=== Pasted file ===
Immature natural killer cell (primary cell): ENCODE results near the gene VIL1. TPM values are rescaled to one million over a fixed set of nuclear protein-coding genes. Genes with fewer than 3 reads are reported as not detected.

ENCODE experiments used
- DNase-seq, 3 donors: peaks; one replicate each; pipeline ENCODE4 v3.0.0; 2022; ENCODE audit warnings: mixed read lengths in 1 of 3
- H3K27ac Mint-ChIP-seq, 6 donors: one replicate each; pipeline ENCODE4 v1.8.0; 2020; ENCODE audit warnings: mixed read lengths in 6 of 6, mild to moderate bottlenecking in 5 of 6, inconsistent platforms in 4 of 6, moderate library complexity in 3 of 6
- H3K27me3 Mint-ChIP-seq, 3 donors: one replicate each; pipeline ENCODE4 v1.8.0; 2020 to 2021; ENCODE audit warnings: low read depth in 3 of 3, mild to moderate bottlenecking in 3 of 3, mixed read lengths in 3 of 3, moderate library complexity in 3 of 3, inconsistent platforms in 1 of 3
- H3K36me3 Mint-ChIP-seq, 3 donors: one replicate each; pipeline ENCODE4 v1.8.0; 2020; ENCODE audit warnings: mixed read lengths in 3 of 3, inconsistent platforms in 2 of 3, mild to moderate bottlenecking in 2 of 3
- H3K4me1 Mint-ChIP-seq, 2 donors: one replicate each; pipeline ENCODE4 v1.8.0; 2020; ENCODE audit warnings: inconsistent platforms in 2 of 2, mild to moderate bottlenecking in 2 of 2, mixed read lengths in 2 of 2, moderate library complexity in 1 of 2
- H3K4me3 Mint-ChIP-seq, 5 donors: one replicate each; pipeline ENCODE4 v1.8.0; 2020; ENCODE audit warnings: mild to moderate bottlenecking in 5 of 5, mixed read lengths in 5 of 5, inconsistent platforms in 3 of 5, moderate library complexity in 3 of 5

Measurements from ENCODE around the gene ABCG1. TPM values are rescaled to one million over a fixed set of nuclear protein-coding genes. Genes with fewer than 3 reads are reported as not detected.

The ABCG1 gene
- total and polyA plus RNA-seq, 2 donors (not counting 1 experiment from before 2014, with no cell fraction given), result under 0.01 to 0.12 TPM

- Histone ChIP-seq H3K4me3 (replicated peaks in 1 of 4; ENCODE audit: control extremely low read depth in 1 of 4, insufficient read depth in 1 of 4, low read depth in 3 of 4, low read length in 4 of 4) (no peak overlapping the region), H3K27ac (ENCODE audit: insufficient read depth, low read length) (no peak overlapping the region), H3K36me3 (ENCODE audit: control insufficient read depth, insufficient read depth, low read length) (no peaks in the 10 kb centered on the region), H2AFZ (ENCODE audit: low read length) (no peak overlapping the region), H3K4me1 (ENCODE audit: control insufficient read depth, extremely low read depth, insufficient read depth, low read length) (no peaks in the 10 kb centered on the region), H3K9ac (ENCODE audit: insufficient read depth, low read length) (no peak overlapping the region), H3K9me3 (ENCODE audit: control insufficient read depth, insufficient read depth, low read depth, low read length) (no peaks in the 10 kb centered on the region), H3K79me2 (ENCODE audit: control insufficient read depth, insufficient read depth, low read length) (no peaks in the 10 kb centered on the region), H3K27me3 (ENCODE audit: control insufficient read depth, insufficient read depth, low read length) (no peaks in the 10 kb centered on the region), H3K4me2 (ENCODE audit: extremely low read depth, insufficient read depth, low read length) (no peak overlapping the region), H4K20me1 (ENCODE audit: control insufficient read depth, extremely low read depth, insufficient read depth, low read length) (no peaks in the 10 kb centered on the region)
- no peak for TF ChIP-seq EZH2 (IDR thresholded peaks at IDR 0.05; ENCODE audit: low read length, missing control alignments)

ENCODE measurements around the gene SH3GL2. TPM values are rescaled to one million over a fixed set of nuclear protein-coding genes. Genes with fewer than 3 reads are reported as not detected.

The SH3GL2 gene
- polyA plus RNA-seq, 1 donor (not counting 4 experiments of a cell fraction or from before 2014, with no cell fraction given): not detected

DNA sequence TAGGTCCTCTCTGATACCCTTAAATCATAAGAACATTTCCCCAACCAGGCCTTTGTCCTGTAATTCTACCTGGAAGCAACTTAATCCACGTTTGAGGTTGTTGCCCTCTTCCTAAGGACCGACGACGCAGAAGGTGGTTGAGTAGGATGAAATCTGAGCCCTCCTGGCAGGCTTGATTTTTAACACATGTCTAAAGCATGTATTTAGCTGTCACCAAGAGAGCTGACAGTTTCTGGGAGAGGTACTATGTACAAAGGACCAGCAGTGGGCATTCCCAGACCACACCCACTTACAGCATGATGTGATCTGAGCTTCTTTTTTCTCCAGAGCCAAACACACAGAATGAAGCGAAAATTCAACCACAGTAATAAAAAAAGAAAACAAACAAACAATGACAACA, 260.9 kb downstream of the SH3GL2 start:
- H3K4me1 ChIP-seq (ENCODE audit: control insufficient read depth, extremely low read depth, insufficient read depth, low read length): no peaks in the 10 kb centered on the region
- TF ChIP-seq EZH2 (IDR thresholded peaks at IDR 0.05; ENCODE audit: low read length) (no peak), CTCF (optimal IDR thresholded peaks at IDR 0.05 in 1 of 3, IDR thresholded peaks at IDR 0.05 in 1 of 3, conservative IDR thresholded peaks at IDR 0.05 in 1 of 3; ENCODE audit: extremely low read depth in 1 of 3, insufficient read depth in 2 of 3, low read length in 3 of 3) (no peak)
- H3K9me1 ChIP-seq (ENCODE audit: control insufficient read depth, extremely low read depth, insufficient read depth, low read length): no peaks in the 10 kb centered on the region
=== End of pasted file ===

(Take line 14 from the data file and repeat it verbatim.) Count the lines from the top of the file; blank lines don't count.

ENCODE measurements around the gene SH3GL2. TPM values are rescaled to one million over a fixed set of nuclear protein-coding genes. Genes with fewer than 3 reads are reported as not detected.